This is Krakauer's first book. It's a collection of his previously published articles on mountaineering (save the last one about Devil's Thumb which was written for the book.) What a gread read too whether you are an afficionado of the sport or, like me, you've never seen a pair of crampons in your life (by the way, those are a set of spikes climbers strap to their boots to support themselves and prevent slipping on icy slopes.) Some of the famous peaks that make an appearance here include K2, Mt McKinley, and the titular Eiger. Throughout you will read about some of the eccentric personalities in the international climbing community, personal triumph and inspiration, offshoots like bouldering and waterfall climbing, and horrific tragedy.
If you read Into Thin Air, you'll be surprised at how funny this book is. Krakauer displays a wry, self-deprecating wit in several of these stories-something the somber subject matter of the latter book didn't permit. The last one, about his decision to solo the Devil's Thumb in Alaska in his early twenties is hysterical.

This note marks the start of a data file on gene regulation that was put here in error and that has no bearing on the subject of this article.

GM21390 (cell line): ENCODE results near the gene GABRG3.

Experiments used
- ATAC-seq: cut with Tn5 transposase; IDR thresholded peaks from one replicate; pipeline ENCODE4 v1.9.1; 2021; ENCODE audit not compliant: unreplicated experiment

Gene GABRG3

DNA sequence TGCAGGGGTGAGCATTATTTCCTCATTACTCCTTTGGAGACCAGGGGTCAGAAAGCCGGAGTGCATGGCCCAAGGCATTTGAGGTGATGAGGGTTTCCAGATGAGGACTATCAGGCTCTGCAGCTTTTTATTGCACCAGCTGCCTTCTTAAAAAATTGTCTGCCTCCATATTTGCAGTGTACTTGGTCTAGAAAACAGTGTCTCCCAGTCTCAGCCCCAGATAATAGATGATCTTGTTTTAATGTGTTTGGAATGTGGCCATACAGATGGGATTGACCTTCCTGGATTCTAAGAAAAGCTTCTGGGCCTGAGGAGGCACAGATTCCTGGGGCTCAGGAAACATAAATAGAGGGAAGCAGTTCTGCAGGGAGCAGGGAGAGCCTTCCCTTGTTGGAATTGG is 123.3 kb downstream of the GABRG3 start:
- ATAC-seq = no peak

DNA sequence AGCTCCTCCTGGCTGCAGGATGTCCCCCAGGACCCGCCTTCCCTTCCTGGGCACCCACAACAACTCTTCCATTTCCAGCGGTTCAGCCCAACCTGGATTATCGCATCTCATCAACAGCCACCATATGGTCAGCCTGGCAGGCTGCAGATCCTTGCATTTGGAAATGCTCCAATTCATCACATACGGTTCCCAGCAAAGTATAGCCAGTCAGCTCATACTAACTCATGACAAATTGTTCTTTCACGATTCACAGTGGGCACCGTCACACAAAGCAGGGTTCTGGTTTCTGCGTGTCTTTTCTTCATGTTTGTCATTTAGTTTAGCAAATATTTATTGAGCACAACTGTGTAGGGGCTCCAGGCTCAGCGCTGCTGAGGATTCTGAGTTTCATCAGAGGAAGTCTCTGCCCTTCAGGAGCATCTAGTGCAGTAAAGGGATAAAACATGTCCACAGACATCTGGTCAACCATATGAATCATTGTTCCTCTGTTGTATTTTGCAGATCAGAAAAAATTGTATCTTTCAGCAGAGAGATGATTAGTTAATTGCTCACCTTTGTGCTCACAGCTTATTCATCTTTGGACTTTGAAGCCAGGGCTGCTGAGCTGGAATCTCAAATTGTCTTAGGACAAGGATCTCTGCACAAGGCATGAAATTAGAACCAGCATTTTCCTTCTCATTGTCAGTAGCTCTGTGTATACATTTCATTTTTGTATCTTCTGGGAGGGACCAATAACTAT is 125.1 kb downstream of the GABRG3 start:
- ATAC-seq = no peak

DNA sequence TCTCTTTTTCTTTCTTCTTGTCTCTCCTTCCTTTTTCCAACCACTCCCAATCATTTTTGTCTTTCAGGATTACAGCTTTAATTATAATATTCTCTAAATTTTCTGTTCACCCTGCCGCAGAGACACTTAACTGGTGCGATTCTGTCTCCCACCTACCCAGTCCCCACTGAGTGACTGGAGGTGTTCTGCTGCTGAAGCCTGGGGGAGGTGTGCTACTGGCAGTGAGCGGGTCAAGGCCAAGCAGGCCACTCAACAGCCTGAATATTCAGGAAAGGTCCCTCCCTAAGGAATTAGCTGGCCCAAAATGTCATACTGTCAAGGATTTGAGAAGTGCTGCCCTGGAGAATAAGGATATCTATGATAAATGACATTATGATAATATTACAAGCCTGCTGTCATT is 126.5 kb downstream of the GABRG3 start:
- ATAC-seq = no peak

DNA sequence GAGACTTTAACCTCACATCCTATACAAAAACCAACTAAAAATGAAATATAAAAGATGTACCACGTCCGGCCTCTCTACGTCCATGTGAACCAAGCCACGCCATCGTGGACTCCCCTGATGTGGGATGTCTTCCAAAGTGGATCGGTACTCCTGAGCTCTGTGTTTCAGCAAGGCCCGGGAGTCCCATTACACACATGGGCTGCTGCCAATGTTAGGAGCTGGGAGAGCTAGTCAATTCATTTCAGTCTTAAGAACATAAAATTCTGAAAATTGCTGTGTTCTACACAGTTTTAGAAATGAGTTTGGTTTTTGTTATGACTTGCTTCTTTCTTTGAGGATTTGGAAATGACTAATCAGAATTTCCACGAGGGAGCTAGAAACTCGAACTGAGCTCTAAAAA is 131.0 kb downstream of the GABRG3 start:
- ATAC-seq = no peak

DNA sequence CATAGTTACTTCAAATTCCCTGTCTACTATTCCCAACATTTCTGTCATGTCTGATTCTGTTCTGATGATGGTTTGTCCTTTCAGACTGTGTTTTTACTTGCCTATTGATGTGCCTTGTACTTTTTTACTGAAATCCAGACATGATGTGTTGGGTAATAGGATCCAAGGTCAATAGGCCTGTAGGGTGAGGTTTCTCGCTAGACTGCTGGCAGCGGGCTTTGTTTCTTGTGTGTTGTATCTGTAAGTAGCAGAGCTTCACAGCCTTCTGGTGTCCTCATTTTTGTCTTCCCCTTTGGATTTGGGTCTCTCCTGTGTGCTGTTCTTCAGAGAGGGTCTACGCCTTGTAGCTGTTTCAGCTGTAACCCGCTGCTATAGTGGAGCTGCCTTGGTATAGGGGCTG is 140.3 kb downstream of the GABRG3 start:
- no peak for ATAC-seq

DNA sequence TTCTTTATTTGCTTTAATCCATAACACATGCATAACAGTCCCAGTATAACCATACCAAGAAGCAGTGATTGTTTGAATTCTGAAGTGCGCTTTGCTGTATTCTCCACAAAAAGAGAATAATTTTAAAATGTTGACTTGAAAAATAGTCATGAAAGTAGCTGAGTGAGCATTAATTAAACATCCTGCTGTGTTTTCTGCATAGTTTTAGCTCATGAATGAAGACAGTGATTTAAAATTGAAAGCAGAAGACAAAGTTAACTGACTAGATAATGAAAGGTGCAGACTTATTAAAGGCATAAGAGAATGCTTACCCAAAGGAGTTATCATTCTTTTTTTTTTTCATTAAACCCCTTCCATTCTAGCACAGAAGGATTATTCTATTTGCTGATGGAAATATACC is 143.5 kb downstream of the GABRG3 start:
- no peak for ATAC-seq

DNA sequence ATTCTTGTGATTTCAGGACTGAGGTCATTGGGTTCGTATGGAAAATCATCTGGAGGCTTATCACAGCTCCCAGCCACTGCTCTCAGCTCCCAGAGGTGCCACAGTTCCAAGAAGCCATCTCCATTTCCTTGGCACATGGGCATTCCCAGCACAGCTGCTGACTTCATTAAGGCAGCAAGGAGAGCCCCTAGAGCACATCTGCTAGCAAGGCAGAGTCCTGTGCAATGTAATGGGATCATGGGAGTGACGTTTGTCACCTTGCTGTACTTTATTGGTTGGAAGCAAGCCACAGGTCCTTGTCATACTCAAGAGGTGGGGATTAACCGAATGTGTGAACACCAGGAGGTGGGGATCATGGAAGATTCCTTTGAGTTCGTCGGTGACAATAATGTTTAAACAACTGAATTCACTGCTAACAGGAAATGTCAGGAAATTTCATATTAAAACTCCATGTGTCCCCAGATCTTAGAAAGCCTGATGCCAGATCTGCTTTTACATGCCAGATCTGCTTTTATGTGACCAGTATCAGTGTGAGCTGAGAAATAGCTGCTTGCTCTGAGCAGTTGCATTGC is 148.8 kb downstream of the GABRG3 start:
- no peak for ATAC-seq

Anyone who can make a story about being tentbound or the inventor of the perfect ice axe riveting deserves attention. If you are on the fence, just go ahead and get this book. It's definitely worth it.
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46 of 47 people found the following review helpful
5.0 out of 5 stars Excellent Collection of Stories, July 28, 2002
"Eiger Dreams" is a compelling collection of twelve stories by mountaineering writer Jon Krakauer. Included are several first person accounts of his own adventures, including his life-defining attempt to climb the Devil's Thimb in Alaska as a young man and his later failed attempt to scale the Eiger face. Krakauer also failed in his attempt to climb Mount McKinley, but manages to say more with one of his defeats than other climbers do with their success.